And that is one way to express the difference between a million and a billion, one which makes clear the enormous difference three zeroes can make. It is a profound, virtually an existential difference; the difference between a generous vacation, and the half-span of many human lives. Yet for some reason, it is hard it keep that vast difference clearly in view. When the lines of zeroes reach a certain length, our ability to grasp the places they are keeping fails us.
Now try to imagine this number: 1,000,000,000,000. One trillion seconds adds up to a whopping thirty-two thousand years. Let’s put that another way. If I were to move back one million seconds in time, I’d actually be back at the beginning of the current financial crisis. If I were to move back one trillion seconds in time, I’d be meeting my Cro-Magnon forebears and dining, if lucky, on grilled mastodon. Has anyone speaking to the current anxieties and the current crisis spoken about the numbers involved as if they comprehend this difference?
So, how large is 700 billion, and how reasonable is it to speak in such terms?
President Bush’s speech, intended to outline this administration’s seriousness about these issues, as well as its active intention to “fix” them, lasted less than fifteen minutes in total. That’s nine hundred seconds.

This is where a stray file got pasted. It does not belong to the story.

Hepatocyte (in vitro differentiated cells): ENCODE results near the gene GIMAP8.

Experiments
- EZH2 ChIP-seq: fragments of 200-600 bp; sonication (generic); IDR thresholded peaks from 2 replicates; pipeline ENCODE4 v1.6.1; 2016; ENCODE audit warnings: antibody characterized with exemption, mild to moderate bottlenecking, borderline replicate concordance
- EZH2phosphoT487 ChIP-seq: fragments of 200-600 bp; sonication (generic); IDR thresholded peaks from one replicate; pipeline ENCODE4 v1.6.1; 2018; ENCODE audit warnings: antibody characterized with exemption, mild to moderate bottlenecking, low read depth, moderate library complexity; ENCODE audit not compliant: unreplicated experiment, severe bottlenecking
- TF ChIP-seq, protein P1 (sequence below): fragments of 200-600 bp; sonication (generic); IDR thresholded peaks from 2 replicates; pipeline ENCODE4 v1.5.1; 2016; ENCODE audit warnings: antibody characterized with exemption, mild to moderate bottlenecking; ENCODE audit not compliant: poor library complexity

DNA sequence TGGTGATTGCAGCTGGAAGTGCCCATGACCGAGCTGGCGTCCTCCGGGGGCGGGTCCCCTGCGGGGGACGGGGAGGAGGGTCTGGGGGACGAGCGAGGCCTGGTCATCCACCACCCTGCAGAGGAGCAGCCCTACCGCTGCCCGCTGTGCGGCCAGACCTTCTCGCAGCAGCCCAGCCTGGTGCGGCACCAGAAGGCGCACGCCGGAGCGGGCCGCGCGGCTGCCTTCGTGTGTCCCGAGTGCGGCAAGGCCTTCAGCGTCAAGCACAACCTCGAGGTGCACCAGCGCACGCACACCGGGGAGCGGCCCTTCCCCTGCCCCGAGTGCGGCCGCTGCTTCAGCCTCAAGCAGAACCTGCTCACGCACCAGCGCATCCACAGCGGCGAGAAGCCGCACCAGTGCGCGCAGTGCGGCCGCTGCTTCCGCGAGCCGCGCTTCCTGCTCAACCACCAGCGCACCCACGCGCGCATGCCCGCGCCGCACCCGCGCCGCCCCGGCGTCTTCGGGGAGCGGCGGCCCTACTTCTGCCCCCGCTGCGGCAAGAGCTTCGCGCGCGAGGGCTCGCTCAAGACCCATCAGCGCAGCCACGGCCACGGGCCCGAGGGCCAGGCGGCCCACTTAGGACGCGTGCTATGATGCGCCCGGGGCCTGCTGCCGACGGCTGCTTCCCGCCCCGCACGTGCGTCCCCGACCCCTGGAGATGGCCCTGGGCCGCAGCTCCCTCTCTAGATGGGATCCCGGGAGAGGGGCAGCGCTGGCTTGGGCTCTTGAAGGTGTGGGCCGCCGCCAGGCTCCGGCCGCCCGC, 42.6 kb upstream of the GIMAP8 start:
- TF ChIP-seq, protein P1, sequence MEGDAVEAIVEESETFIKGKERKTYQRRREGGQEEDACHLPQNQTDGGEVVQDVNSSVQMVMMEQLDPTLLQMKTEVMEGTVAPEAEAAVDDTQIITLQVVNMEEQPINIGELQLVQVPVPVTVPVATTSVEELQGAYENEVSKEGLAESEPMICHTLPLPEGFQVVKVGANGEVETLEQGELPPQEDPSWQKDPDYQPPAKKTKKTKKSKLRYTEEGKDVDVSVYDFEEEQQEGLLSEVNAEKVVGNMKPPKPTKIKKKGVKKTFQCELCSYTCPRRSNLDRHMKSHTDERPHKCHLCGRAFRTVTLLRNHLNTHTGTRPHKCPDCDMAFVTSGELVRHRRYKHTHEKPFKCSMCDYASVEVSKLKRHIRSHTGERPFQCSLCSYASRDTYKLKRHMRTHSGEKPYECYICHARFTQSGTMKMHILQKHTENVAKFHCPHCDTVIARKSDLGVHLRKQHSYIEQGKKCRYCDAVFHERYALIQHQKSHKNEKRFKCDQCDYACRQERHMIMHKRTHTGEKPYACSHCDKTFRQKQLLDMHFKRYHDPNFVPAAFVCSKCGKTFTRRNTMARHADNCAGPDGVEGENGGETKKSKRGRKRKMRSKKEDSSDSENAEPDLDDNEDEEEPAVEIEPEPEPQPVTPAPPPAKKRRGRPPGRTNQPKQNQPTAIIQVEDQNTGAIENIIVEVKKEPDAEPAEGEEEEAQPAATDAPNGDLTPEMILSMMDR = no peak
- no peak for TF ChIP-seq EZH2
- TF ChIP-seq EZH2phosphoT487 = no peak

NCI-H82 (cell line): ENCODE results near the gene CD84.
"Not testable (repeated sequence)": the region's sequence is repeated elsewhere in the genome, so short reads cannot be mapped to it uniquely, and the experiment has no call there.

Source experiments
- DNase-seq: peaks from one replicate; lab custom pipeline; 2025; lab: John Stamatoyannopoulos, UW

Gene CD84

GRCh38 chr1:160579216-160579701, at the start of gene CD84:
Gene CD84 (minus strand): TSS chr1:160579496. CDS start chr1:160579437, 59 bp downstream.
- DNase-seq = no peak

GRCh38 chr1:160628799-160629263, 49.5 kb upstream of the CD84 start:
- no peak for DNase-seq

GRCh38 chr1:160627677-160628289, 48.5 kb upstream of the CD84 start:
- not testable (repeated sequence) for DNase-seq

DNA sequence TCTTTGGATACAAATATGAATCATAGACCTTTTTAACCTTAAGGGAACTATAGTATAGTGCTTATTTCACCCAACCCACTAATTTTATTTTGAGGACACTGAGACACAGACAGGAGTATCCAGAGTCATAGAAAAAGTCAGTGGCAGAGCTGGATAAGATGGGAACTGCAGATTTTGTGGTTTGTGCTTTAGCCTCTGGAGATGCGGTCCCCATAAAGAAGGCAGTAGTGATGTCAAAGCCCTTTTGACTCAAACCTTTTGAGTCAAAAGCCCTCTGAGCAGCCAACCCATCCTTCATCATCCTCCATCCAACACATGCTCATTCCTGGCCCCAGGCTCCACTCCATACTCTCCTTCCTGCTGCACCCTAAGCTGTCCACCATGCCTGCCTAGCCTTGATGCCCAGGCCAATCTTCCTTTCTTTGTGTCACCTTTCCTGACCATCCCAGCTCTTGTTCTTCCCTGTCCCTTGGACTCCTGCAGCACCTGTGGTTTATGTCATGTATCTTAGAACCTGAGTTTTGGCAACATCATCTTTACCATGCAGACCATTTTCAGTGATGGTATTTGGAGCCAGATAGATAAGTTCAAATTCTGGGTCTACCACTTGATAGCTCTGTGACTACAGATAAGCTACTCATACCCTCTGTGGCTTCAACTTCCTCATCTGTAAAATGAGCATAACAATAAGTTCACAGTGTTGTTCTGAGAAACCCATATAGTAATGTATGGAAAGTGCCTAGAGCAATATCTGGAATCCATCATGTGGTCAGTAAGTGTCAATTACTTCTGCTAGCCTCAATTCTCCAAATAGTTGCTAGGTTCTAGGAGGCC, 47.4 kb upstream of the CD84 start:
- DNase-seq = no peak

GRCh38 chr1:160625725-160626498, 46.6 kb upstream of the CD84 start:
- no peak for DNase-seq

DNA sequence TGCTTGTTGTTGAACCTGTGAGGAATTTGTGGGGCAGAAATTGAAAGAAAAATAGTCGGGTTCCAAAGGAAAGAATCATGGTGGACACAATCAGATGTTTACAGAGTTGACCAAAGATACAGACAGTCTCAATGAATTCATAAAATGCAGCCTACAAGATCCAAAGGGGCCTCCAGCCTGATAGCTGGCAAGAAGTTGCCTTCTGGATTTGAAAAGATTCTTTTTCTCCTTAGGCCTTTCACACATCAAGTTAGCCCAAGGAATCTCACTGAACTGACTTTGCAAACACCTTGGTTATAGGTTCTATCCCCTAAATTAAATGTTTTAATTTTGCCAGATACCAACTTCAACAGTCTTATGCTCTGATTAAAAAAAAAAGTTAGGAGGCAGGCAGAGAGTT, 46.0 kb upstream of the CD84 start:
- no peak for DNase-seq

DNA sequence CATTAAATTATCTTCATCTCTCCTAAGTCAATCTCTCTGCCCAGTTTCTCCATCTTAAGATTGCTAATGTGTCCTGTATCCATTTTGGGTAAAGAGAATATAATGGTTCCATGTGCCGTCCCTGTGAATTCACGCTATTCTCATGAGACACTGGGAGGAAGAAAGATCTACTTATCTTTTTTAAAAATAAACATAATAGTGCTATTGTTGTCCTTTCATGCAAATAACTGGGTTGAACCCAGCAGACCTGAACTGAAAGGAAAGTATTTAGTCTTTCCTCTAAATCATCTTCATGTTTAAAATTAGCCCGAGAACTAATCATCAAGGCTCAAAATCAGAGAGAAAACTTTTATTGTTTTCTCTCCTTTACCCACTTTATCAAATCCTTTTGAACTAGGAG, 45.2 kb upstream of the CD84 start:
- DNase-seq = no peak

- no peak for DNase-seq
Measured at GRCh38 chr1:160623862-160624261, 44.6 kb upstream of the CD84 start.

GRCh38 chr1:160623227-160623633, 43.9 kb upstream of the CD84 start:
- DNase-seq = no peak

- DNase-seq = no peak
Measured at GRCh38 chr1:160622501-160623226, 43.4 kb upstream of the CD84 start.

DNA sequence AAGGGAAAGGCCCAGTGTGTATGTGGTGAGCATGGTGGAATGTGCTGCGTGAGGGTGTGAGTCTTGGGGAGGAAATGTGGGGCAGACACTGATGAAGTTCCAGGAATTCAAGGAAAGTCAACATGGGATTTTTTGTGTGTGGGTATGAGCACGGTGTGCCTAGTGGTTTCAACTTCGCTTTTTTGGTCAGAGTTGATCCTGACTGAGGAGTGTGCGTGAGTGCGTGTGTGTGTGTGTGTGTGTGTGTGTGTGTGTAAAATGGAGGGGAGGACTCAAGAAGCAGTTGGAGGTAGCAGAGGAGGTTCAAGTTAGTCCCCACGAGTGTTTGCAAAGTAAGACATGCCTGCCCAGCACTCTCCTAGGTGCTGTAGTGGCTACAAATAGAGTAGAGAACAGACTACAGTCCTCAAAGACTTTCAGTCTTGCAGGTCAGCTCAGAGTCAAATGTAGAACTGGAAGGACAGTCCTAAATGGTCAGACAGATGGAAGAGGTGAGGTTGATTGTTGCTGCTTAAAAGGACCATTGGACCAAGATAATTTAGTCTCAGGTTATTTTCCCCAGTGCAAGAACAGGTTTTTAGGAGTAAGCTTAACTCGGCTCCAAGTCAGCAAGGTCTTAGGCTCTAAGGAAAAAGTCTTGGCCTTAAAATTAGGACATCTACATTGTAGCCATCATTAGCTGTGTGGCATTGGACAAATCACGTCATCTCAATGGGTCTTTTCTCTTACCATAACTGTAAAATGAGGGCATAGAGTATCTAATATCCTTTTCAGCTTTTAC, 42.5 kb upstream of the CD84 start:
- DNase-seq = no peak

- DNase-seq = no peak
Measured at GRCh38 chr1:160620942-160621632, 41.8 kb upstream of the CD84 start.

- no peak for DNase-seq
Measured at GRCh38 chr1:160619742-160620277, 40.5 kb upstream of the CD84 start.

The speech was designed to answer three questions:
First, how did this happen?
Second, how will the proposed rescue work?
And third, what does this mean for the future?
I did not need this president to answer the first question for me, though he spent nearly half of this short speech doing so. He told a now well-known story about the US being an attractive location for foreign investment, about the influx of capital making loans too easy to secure, about the collapse of the housing bubble bleeding into bundled “mortgage backed securities,” and the sudden realization on Wall Street that they were in roughly the same leaky boat as the at-risk homeowners they’d bankrolled.
So what to do about it? Question two was the only question of importance in the speech. It was the whole reason for the speech, a speech designed to sell the administration’s bailout proposal to an increasingly angry and uncertain public.